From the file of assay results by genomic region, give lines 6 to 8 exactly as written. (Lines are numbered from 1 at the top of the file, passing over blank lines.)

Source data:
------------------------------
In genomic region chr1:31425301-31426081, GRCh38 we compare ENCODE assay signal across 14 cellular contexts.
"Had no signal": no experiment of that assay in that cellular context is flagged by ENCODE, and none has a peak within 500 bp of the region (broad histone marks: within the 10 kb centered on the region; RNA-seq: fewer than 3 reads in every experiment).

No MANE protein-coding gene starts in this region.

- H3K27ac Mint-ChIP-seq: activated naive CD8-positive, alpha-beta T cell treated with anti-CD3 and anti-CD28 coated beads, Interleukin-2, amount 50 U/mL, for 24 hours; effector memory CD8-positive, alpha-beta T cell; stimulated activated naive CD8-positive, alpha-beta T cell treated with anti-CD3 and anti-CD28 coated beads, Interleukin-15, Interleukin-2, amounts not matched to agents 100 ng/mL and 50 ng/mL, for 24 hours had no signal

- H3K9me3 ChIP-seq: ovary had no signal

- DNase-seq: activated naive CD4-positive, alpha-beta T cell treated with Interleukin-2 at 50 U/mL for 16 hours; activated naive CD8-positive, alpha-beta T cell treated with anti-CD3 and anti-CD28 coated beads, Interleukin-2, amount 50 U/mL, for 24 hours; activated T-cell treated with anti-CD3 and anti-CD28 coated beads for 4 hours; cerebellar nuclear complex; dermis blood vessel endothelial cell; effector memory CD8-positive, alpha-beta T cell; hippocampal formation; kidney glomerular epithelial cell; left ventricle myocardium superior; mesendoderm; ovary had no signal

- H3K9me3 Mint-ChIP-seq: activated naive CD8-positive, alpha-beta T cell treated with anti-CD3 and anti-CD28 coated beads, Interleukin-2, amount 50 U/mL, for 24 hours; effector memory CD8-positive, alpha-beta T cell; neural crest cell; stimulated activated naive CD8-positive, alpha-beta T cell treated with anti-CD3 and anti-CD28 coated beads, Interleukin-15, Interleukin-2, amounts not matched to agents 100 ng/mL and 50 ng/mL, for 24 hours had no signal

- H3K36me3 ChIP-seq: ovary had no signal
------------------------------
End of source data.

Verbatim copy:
- DNase-seq: activated naive CD4-positive, alpha-beta T cell treated with Interleukin-2 at 50 U/mL for 16 hours; activated naive CD8-positive, alpha-beta T cell treated with anti-CD3 and anti-CD28 coated beads, Interleukin-2, amount 50 U/mL, for 24 hours; activated T-cell treated with anti-CD3 and anti-CD28 coated beads for 4 hours; cerebellar nuclear complex; dermis blood vessel endothelial cell; effector memory CD8-positive, alpha-beta T cell; hippocampal formation; kidney glomerular epithelial cell; left ventricle myocardium superior; mesendoderm; ovary had no signal

- H3K9me3 Mint-ChIP-seq: activated naive CD8-positive, alpha-beta T cell treated with anti-CD3 and anti-CD28 coated beads, Interleukin-2, amount 50 U/mL, for 24 hours; effector memory CD8-positive, alpha-beta T cell; neural crest cell; stimulated activated naive CD8-positive, alpha-beta T cell treated with anti-CD3 and anti-CD28 coated beads, Interleukin-15, Interleukin-2, amounts not matched to agents 100 ng/mL and 50 ng/mL, for 24 hours had no signal

- H3K36me3 ChIP-seq: ovary had no signal